I spent six hours over the last two days sitting in a mostly empty gym, behind a mostly filled table, waiting. Around the perimeter of the gym were a line of other mostly filled tables, with people sitting behind them, waiting. In between long stints of waiting a person or two would enter the gym. At first, most of us behind the tables would get to our feet and appear alert and interesting. The person (or persons) would slowly walk past each table, stopping to look and engage in conversation with the lively table-sitter, perhaps even picking something.
And so it went, hour after hour. As the waiting progressed, table-sitters here and there would wander from their own table to visit another, quickly returning to their post when a new person arrived. But over time, when a new person would pass through the doors, not as many of the table-sitters would bother to return to their own spot, or if at their table, could muster the energy to stand.
It was wearying, this waiting to be picked. So much like grade school gym. The captains going down the line, assessing your skill and then passing you for another, more able body. But in gym, there was a rule, an unspoken rule: once a person was chosen, they were yours. No tradebacks. No refunds. Being picked last was a cruel fate. To be returned would be worse.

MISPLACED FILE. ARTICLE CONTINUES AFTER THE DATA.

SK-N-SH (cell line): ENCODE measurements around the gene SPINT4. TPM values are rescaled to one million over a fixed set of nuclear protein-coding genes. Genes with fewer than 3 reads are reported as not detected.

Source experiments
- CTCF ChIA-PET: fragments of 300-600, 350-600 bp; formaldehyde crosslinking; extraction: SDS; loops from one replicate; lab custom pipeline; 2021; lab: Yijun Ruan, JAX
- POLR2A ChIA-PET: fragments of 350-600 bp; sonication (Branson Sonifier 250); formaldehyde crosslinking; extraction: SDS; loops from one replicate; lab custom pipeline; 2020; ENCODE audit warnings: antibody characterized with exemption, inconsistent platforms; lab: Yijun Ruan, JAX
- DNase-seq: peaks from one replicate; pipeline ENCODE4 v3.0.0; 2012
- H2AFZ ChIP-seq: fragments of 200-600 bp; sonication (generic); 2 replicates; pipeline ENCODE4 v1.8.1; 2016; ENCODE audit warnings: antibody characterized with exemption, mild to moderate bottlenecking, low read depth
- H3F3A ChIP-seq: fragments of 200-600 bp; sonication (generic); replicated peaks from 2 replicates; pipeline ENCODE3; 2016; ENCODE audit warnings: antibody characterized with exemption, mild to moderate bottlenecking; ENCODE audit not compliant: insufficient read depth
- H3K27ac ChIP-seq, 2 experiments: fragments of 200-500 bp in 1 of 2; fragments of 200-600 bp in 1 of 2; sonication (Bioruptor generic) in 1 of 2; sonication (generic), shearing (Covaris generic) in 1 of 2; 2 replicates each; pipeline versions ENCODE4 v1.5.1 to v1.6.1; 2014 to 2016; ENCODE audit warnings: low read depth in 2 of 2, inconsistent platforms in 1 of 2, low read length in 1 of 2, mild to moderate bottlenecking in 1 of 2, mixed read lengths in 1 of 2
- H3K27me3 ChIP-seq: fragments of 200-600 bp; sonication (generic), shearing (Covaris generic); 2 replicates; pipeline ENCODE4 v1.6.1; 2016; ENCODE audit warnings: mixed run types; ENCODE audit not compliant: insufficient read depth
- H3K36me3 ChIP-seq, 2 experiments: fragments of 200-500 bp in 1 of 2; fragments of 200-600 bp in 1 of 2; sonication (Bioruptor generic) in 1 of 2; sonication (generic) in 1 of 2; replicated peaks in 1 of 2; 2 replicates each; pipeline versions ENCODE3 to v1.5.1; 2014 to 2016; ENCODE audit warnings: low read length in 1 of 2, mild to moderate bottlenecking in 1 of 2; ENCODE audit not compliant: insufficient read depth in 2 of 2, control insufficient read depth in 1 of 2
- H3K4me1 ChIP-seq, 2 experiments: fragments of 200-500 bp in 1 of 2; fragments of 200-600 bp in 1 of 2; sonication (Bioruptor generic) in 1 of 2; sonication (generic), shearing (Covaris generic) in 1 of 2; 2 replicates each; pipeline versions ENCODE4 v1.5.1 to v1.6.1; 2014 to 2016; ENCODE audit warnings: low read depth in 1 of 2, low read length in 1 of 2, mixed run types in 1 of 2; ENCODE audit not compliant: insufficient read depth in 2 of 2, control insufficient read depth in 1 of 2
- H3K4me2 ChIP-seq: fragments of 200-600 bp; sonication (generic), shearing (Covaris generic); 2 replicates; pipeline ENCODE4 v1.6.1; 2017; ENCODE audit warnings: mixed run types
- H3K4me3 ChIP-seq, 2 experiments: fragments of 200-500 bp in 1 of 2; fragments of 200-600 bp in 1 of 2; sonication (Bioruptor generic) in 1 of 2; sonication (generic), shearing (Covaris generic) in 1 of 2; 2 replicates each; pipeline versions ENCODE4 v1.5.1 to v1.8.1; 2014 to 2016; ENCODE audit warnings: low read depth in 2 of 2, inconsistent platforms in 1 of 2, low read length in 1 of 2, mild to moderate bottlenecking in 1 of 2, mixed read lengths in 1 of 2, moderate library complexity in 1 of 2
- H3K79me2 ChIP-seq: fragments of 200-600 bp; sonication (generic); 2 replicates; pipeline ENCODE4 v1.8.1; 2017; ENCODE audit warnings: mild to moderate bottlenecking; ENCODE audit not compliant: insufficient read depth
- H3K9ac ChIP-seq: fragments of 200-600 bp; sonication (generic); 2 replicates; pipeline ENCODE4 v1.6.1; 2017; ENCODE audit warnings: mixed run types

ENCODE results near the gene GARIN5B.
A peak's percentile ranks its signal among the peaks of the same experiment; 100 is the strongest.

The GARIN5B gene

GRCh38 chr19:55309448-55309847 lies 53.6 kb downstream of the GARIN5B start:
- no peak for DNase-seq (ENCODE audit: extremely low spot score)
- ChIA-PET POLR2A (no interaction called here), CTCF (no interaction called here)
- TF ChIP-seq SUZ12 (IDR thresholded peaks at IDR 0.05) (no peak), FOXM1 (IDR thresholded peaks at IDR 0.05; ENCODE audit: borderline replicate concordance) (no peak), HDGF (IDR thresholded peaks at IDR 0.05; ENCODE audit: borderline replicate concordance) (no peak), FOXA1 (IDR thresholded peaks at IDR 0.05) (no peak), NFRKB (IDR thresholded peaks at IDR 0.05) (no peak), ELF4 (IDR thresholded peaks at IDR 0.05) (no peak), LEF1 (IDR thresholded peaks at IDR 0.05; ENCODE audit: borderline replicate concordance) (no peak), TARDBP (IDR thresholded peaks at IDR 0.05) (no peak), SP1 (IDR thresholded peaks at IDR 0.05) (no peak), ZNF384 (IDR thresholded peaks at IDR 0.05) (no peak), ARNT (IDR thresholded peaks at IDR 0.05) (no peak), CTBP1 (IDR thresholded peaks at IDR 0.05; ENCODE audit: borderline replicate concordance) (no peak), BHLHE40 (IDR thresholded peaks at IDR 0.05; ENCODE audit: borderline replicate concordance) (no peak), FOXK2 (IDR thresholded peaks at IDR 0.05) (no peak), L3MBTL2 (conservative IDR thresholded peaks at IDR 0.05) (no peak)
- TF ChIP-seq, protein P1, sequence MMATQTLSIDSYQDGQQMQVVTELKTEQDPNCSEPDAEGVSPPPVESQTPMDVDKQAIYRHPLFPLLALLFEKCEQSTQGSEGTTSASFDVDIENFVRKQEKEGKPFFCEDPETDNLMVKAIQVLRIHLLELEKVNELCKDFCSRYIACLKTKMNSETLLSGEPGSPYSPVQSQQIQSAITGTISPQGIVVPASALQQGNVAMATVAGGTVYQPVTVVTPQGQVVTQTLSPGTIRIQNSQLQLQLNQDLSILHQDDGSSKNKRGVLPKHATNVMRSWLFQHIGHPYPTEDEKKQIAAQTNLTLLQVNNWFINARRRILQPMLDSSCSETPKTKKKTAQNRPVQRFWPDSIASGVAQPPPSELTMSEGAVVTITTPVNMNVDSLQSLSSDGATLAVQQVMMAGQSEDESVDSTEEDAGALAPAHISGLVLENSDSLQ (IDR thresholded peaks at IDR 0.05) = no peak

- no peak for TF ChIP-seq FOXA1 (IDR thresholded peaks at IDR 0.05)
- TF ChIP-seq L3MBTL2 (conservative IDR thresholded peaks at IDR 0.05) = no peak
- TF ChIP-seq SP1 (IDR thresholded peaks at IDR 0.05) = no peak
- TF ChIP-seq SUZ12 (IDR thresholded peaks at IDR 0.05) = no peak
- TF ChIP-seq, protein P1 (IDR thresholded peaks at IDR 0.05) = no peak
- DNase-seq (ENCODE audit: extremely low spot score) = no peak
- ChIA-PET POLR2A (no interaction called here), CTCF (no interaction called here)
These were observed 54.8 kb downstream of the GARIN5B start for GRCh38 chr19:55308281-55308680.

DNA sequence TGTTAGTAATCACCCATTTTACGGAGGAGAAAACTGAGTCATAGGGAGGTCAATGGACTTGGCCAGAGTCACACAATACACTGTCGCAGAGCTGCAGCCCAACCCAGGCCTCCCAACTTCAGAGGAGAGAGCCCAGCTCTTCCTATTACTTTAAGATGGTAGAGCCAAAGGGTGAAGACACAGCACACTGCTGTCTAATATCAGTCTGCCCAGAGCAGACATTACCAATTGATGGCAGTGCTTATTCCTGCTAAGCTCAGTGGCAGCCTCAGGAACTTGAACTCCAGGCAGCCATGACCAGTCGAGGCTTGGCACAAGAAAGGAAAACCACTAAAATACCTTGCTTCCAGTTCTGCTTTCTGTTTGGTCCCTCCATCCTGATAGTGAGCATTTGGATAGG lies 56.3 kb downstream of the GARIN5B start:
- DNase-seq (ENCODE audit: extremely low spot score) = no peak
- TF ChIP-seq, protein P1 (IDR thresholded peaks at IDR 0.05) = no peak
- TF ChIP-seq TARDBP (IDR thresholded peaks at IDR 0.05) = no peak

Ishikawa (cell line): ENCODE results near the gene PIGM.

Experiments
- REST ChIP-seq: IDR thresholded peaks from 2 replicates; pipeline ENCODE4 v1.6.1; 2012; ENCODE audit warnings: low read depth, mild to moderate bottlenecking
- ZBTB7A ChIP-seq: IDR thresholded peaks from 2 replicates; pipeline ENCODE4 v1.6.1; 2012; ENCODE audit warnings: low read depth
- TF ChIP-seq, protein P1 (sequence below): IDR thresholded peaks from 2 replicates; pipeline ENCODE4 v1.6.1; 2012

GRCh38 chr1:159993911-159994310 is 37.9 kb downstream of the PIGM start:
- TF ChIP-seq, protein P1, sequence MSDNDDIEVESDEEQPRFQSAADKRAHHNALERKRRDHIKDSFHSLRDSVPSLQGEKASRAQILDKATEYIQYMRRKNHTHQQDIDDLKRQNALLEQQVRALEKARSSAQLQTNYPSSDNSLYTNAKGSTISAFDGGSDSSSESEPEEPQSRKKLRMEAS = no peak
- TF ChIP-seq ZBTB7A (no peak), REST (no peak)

But in business, there is the opposite rule: the customer is always right. And so I, after all those hours of waiting, received the ultimate rejection: "I came back to return this. It wasn't what I really wanted". It was shocking, to say the least. Being picked, then tossed back. A complete breach of etiquette. But what could I do?
Only one thing and that is this: to warn you dear reader, a craft show is not a department store. Many of the people there are selling you the work of their hands, in essence a piece of themselves. Shop wisely; be respectful. And remember what it was like in grade school gym.